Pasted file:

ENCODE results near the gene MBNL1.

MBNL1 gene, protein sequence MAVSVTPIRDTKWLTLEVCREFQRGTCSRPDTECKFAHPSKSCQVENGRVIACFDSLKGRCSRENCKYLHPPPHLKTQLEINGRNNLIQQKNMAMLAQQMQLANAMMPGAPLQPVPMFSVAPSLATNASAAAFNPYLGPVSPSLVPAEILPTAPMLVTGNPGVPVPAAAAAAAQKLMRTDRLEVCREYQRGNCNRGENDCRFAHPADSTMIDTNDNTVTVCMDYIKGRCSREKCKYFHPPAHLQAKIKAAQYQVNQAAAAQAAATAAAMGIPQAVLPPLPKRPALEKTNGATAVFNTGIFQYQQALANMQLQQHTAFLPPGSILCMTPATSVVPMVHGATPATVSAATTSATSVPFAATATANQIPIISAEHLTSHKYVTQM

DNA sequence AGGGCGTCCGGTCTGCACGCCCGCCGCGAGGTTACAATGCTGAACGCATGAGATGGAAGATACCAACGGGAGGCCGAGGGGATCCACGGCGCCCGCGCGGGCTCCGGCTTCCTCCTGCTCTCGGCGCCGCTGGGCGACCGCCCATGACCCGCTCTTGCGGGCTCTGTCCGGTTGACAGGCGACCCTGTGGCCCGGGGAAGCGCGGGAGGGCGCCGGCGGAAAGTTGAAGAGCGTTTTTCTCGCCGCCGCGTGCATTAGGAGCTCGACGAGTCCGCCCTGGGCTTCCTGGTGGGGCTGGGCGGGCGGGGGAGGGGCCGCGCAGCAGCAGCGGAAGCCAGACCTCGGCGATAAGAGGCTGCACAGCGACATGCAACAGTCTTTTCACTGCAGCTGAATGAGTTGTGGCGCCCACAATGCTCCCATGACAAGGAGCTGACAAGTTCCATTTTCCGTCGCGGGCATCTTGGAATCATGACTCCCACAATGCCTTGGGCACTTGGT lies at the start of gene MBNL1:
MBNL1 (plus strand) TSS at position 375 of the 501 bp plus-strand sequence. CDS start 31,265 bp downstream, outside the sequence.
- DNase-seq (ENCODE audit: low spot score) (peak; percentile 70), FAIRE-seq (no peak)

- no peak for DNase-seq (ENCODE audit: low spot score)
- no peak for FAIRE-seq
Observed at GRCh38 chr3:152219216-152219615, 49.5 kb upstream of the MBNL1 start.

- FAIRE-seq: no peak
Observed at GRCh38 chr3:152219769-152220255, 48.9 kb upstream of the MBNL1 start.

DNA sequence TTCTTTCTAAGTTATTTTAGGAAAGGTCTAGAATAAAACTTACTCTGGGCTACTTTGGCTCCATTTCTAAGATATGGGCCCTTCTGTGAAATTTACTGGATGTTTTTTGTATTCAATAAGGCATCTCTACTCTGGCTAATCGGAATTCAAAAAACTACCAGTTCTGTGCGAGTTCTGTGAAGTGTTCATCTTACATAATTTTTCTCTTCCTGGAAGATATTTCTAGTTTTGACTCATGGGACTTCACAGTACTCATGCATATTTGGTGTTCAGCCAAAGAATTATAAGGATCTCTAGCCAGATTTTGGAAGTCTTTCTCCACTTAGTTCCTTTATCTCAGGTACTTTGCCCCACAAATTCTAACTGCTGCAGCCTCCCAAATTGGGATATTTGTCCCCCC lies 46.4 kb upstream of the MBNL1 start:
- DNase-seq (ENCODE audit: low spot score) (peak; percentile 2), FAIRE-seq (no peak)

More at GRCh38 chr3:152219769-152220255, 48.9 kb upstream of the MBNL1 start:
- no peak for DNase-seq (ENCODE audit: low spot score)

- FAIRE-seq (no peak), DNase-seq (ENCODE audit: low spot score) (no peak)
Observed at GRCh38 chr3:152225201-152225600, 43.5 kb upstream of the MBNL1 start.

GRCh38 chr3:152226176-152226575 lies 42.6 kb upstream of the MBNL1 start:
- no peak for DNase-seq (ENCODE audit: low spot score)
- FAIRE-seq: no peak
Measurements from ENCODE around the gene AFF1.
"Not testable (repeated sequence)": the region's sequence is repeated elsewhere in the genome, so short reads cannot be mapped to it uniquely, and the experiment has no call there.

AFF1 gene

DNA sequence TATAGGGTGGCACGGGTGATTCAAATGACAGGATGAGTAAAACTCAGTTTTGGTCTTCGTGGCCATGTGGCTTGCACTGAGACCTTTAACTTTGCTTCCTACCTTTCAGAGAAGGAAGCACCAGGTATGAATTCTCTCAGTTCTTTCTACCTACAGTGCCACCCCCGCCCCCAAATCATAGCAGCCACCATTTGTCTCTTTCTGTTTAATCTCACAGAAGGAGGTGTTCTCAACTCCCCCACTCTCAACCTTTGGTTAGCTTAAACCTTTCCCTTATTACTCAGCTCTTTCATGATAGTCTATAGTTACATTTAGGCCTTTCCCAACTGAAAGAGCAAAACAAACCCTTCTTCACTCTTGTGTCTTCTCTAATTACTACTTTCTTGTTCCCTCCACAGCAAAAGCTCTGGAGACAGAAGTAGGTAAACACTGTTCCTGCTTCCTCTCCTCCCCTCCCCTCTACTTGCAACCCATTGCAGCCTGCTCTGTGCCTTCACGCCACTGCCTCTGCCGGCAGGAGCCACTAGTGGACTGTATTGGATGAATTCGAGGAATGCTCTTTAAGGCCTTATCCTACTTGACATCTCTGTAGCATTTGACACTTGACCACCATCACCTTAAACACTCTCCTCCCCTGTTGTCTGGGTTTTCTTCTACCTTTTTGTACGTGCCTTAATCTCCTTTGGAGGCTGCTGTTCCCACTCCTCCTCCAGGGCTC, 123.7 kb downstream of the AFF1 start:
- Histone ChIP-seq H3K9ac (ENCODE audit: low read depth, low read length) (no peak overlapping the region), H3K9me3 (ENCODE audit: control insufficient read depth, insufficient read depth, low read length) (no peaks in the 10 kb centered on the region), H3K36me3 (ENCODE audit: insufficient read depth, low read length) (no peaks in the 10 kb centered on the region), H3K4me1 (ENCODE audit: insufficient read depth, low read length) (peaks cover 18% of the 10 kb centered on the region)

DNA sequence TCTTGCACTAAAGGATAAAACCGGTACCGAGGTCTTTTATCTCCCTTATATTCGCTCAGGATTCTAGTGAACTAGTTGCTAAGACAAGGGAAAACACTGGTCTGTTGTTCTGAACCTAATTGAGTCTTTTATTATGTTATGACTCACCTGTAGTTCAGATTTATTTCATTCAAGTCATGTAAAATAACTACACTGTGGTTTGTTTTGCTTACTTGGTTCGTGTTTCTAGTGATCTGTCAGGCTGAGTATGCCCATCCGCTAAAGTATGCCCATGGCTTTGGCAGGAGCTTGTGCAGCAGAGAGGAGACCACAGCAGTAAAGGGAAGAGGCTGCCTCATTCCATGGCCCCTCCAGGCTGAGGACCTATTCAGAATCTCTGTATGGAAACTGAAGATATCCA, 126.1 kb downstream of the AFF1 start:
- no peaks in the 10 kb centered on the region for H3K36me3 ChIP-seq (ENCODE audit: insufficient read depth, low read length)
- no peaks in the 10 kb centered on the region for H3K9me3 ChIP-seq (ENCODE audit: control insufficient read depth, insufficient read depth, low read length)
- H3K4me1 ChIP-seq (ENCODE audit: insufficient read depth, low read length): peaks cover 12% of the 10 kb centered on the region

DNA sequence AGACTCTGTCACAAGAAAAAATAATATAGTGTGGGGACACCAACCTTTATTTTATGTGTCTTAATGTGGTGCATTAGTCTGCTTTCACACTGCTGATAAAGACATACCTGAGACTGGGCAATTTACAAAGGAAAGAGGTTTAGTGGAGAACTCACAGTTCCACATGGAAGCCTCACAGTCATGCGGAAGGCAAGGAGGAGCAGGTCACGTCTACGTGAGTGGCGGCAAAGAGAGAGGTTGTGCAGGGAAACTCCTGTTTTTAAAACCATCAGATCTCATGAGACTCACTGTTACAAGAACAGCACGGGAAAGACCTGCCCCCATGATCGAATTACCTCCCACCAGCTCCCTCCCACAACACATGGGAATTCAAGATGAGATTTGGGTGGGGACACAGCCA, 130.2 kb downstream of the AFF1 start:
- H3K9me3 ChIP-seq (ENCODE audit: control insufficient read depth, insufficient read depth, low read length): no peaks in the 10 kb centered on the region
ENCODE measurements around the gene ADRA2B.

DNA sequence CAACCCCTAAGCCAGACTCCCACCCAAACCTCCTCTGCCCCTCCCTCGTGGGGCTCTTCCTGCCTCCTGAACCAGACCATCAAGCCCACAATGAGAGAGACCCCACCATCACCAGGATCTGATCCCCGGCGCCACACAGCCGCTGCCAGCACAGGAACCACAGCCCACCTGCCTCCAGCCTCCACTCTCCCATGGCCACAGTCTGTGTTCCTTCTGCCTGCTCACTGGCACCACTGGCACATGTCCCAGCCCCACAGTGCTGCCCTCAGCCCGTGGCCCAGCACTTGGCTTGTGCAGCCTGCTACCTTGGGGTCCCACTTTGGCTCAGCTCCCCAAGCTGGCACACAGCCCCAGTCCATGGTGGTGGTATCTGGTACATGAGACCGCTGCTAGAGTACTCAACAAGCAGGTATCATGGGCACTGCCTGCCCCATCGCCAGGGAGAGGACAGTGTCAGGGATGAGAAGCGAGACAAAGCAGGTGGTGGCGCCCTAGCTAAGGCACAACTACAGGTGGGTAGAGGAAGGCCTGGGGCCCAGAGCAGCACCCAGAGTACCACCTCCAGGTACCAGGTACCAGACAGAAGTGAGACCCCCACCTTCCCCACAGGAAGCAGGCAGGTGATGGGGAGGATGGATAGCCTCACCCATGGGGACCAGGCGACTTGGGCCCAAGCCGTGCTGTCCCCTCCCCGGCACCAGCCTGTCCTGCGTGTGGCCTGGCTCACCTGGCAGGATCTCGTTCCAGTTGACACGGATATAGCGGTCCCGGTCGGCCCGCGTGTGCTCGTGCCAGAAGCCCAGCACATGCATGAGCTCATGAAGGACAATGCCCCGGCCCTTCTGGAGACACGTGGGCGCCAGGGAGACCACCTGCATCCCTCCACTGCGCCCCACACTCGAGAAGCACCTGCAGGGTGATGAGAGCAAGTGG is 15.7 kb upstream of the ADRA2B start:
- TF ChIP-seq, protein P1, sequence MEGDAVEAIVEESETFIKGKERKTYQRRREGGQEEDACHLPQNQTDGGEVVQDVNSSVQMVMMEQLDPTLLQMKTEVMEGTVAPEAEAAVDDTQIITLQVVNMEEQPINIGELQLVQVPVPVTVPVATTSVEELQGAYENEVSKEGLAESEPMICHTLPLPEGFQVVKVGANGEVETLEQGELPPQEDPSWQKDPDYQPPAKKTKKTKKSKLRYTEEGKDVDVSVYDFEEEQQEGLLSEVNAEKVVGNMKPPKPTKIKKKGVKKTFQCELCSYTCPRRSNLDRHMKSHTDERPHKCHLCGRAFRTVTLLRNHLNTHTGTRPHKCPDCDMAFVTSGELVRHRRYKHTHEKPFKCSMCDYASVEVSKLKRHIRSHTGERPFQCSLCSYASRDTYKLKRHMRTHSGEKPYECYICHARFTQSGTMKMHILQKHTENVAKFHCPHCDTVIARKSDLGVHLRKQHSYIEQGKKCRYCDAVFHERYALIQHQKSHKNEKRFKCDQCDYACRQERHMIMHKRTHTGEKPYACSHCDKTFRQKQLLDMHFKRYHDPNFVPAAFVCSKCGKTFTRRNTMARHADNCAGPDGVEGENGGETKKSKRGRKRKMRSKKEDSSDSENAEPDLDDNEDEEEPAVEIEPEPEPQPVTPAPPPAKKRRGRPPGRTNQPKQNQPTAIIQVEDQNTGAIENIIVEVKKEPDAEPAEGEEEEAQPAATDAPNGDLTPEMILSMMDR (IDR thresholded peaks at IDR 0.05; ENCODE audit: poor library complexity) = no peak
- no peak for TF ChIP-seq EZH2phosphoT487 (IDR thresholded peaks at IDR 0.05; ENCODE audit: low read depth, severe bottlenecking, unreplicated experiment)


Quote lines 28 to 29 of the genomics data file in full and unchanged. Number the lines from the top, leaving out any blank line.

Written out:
- H3K4me1 ChIP-seq (ENCODE audit: insufficient read depth, low read length): peaks cover 12% of the 10 kb centered on the region

DNA sequence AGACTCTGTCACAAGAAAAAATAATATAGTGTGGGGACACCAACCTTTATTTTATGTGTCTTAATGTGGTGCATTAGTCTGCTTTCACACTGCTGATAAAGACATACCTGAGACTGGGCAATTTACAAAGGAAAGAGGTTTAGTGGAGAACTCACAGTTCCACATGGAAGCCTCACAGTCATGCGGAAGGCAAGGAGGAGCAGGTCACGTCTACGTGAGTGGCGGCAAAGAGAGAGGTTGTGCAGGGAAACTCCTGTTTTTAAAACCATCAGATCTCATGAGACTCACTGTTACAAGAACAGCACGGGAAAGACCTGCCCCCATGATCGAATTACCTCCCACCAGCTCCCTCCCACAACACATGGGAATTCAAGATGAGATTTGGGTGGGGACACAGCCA, 130.2 kb downstream of the AFF1 start: